Well, here we go again. At the December 17 meeting, I addressed the Council about its running commentary on the 2nd Floor Staffing/Finance Workout Plan, hoping to put that baby to bed once and for all.
It was going pretty well; in fact, the Mayor was very polite and asked me some clarifying questions — and then allowed me to answer. The Administrative Services Director followed up with positive comments, acknowledging that previous staff had taken action to address the plummeting Fund balances. I was pretty satisfied with that much progress.
But then Mark Sorensen jumped right back into full assault mode — seemingly driven by some sort of clandestine, private-frequency radio transmission (perhaps from a spy drone?) reaffirming his theory that former staff had conspired to harm the Council and destroy the City by secretly driving Fund balances into the red.
You think I’m kidding? I’ll link you to the one-minute video clip so you can see for yourself, but I just want to point out that he actually used the words “top secret operation.” Yes, he really did say those words. Out loud. He did.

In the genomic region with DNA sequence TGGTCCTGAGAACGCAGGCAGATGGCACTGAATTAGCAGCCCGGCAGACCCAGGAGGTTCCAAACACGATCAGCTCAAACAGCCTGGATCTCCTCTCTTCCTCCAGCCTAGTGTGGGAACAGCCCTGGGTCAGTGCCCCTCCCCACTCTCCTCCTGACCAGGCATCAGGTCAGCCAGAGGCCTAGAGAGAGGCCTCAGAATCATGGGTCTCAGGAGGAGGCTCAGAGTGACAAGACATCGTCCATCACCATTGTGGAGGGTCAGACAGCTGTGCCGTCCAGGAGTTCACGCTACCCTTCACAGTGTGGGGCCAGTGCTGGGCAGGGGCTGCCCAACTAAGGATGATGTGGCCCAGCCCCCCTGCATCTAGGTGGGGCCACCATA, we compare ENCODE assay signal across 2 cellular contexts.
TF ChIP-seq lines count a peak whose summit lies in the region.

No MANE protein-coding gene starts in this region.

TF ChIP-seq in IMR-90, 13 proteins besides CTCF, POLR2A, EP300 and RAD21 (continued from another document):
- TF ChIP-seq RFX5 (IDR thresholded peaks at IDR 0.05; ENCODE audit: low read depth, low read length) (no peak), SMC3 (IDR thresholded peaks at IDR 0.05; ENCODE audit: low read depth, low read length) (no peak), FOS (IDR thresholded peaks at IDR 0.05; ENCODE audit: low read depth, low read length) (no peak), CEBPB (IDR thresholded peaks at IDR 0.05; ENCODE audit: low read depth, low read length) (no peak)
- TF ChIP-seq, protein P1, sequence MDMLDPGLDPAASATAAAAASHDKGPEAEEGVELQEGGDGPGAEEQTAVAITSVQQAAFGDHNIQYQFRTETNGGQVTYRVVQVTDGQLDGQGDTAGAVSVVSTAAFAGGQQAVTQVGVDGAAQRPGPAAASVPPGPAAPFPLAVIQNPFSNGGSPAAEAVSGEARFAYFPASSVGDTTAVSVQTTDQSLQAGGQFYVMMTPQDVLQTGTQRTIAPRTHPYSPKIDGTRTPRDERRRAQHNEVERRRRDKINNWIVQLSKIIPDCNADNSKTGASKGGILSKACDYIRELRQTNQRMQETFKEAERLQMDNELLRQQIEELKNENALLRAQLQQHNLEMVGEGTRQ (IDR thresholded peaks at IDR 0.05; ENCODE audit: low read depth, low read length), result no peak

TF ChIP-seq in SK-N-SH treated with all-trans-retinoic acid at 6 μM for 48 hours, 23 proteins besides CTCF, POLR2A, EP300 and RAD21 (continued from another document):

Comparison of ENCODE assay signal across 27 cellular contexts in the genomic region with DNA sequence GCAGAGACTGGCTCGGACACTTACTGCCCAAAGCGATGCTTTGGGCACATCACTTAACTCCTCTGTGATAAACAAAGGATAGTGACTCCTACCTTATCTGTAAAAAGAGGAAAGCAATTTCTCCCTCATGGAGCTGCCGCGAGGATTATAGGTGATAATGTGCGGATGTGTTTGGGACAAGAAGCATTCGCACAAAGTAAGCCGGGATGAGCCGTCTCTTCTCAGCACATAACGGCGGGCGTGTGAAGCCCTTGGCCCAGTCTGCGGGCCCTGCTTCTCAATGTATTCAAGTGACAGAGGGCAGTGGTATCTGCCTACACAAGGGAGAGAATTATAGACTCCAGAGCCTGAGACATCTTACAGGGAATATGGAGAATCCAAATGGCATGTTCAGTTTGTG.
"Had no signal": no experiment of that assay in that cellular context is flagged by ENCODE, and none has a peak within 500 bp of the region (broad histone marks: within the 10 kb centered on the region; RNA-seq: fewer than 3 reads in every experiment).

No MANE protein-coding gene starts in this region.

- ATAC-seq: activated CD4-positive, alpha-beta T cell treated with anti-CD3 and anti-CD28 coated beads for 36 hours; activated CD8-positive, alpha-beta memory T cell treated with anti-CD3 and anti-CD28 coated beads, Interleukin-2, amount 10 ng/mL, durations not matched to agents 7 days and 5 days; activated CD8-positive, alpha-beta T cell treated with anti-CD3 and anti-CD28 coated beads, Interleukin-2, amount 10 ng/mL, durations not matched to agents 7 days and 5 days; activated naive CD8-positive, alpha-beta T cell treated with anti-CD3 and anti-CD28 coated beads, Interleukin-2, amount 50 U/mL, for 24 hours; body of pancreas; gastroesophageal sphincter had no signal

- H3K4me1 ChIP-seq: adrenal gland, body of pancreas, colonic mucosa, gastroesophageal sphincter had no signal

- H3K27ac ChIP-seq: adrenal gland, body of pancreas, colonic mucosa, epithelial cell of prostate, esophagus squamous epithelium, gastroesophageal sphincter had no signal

Here’s the clip: Sorensen “Top Secret Operation”
After Sorensen made his ill-advised (and ill-informed) remark, I emailed him to let him know he was off base, that it would have been more beneficial if he had simply asked me about it during the discussion, and that I would be happy to speak with him publicly or privately to fill him in on the details of the mini-allocation.
He responded by telling me it was something Quené said during her comments that had triggered the thought, as if that excused it, and so I politely replied and repeated my offer to talk with him openly and honestly about anything he wanted to know.
I received no further response, which has unfortunately earned him a dose of embarrassing public enlightenment in lieu of a pleasant, informative conversation. I swear, I just can’t figure the guy out.
Back in September, we three gals had some pretty lively conversations with the Mayor about believing media reports, after which Alicia finally pinned him down and asked him, if we aren’t to believe the media, can we at least rely on what is said during Council meetings? After a little soft shoe routine and some political double speak, the Mayor finally said, “Everybody holds one another accountable in this chamber.”